Despite the sleepless nights and feeling like you never have time to yourself, you'll be pleased to know that rather than shortening your lifespan, being a parent means you're likely to live longer.
The researchers compared life expectancy with marital status and parenthood, to see whether having a child influenced how long a person lived.
Modig and her colleagues used national Swedish health data to track all men and women born between 1911 and 1925 in that country. Women with children could expect to live for nearly 25 years past the age of 60 - 18 months longer than those without, she reported in the...
Researchers say sons and daughters help to keep their parents' minds active and provide additional care in old age.
The research team - including Dr. Karin Modig of the Karolinska Institutet in Sweden - found that people who had children may live up to 2 years longer than those who are childless.
The risk of death rose with increasing age, irrespective of whether the individuals were parents or not.
The one year risk of death for an 80 year old man with a child was 7.4%, for example, compared with 8.3% for a childless man of the same age.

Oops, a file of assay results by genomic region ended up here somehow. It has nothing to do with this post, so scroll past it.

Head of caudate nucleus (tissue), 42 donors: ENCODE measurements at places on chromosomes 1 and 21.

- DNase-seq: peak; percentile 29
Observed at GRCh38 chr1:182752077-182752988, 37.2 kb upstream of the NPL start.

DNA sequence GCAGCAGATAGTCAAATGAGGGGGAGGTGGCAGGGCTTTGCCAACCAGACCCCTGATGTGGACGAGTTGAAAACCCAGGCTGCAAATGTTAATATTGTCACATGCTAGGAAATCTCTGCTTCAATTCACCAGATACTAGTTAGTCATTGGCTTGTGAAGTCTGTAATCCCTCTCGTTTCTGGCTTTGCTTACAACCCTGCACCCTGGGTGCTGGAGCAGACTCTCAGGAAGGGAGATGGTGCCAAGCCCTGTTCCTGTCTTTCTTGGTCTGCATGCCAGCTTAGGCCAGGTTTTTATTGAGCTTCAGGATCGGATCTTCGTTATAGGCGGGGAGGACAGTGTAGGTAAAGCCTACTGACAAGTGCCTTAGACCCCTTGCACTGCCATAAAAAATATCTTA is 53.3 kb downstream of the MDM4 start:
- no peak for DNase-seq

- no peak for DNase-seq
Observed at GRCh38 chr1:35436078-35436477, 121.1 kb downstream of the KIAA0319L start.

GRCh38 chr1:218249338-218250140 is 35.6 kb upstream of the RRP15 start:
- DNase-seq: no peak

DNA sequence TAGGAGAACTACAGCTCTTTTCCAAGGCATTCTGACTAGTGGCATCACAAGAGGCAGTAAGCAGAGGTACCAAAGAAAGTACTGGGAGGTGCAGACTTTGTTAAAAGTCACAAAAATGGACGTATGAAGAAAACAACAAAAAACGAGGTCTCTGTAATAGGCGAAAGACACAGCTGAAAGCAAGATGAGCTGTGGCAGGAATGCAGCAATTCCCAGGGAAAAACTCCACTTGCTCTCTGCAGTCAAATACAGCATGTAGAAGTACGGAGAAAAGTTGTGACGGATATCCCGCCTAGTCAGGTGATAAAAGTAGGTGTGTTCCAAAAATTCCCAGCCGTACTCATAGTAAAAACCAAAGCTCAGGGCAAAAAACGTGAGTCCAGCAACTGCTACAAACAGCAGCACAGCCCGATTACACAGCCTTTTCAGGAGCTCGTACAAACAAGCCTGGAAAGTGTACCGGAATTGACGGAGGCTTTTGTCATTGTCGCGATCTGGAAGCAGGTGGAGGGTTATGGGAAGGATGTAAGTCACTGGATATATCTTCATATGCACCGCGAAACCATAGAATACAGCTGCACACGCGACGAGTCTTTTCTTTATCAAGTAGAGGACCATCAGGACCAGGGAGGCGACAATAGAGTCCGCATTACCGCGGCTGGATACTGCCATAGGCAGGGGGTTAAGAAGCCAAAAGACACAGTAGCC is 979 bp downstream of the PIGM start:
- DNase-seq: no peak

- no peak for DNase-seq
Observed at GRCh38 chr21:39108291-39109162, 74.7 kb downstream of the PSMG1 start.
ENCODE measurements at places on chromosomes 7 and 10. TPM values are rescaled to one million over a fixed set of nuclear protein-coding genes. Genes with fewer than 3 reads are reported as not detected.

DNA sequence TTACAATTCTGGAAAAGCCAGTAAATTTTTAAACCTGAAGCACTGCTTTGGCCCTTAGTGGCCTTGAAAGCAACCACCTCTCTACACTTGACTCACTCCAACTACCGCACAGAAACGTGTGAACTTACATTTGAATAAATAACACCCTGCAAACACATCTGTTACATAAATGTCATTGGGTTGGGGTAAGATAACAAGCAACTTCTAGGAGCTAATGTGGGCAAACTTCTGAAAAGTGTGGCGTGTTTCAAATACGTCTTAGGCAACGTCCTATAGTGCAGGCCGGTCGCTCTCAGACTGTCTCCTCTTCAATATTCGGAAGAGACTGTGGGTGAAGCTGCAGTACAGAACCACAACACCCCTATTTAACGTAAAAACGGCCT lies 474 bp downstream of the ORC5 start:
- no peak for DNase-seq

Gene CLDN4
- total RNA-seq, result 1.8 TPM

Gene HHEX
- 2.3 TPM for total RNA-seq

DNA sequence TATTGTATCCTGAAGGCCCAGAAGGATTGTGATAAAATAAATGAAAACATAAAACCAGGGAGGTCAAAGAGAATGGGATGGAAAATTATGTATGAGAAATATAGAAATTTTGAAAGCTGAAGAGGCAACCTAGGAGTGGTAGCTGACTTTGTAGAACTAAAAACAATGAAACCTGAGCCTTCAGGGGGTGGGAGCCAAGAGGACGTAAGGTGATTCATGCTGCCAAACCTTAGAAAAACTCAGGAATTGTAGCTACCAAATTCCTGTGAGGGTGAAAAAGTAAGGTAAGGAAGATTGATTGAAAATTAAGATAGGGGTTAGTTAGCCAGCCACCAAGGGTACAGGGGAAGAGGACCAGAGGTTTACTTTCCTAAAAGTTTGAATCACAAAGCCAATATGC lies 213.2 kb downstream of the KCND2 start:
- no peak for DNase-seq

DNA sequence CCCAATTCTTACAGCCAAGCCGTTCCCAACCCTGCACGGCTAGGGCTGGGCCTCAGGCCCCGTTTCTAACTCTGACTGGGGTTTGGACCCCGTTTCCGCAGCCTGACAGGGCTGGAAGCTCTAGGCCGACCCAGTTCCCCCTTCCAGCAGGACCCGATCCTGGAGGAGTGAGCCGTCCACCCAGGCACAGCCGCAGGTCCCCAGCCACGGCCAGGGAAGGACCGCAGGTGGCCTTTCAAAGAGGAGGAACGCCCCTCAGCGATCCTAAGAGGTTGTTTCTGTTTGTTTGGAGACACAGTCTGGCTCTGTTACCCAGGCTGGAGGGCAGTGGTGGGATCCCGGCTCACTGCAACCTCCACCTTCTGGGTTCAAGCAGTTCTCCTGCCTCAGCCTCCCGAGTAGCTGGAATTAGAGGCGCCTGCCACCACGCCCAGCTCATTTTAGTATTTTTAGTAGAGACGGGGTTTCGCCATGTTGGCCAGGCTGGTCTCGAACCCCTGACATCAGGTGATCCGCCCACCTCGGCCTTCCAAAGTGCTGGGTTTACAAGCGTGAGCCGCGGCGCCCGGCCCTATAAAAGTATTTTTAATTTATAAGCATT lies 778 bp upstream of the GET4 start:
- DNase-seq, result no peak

The study, published in the Journal of Epidemiology and Community Health, also revealed that having children is actually more beneficial as you age, and it is particularly greater for men than women.
The findings apply to men and women, the researchers claim, although fathers saw their life expectancy increase more than mothers.
But the results showed the risk of death was lower among those who had at least one child, compared to those who were childless.
In contrast, people who do not have children struggle more for the kind of social support offered by having offspring.
Parenthood could boost your chances of living longer in your later years, according researchers who believe the effect could be down to children helping with care and support.
The associations found were evident among those who were married and unmarried, but seemed to be stronger among those who weren't married-at least among the men: the difference in death risk was 1.2% among unmarried men and 0.6% among those who were married.
Previous studies have suggested that girls are more likely to help their ailing parents than boys.
That study, which looked at 1,600 adults with an average age of 71, found that almost 23 per cent of participants who were considered lonely died within six years of the study.
Unmarried men had the greatest benefit of having kids, suggesting they may be more reliant on their children in the absence of a partner.
Biological factors may also play a role, with previous research suggesting that being pregnant protects women against breast cancer, womb cancer and ovarian cancer.
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